James Hetfield On Defining His Guitar Playing

Guitar Center recently caught up with Metallica vocalist/guitarist James Hetfield for an insightful discussion about his development as a guitarist and what it means to him to have been able to make a career out of playing music. The full, 13-minute video interview can be viewed below.
 
Hetfield recalled that purchasing his first guitar from a member of his school’s jazz band for $200 helped him to develop his self-confidence: “I was pretty much afraid of everything. Afraid of the world. Afraid of speaking — really, really shy kid. Music was a way to speak, simple as that. That’s me telling the world about me when I can’t do it on my own — so music was the voice I didn’t have.”
 
Shortly after purchasing the guitar, Hetifield joined a cover band called Obsession, which was inspired by bands like Black Sabbath: “Black Sabbath was the band that just totally lit me up,” Hetfield said. “So heavy, so moving. I sunk right into that. I could close my eyes and be in there.”
 
He added: “. . . Obviously, Tony Iommi is a big influence on most metal guitar players, and obviously the single-note riffs, they sounded fat. When you analyze the sound, it’s not really fat sounding — it has an edge that cuts.”
 
Hetfield soon began writing his own riffs and also seeking more accomplished musicians to play with: “I was on a quest, I wanted to get better.”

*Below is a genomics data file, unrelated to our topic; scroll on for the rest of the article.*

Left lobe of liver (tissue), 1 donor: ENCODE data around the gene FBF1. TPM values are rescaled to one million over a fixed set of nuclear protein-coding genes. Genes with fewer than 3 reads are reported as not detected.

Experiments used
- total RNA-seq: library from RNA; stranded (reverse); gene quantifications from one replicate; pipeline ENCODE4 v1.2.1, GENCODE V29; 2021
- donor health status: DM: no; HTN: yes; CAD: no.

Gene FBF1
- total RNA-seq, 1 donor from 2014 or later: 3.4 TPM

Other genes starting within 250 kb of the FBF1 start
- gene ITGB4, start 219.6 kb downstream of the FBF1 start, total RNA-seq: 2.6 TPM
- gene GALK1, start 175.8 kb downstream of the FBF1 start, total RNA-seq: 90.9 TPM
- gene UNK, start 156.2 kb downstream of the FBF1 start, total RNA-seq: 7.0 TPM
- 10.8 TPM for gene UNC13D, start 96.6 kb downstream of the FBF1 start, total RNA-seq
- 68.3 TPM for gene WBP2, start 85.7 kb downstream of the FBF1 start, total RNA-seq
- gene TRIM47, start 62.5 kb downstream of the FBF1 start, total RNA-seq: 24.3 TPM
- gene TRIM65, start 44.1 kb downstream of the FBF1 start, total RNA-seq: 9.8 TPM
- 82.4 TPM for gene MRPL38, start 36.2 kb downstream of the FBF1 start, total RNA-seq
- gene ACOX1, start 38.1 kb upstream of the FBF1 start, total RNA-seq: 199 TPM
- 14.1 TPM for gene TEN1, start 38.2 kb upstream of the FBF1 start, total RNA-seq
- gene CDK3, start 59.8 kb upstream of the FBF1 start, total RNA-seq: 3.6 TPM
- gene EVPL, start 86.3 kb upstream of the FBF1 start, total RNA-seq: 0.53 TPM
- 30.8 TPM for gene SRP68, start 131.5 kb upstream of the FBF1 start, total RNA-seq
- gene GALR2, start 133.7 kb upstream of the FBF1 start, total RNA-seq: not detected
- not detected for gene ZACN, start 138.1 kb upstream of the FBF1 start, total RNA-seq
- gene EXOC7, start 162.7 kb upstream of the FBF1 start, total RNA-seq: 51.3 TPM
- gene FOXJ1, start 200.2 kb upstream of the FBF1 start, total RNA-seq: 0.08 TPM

By the time he formed Metallica with Lars Ulrich, Hetfield was well on the way to defining his own sound: “I wanted to play drums on guitar, pretty much,” he explained. “I wanted a really percussive sound — one that really reacts quickly and is punchy, but if you hang on a chord, it’s gonna fill the room.”
 
Despite having been in one of the biggest band’s in the world for three decades, Hetfield said he worked hard to not take anything for granted: “Every day we wake up, there is that reminder, again, that dude, you get to do what you wanna do: create, and it’s sustaining your family,” he marveled. “The validation you get out there is unreal. It’s like a fantasy.”
 

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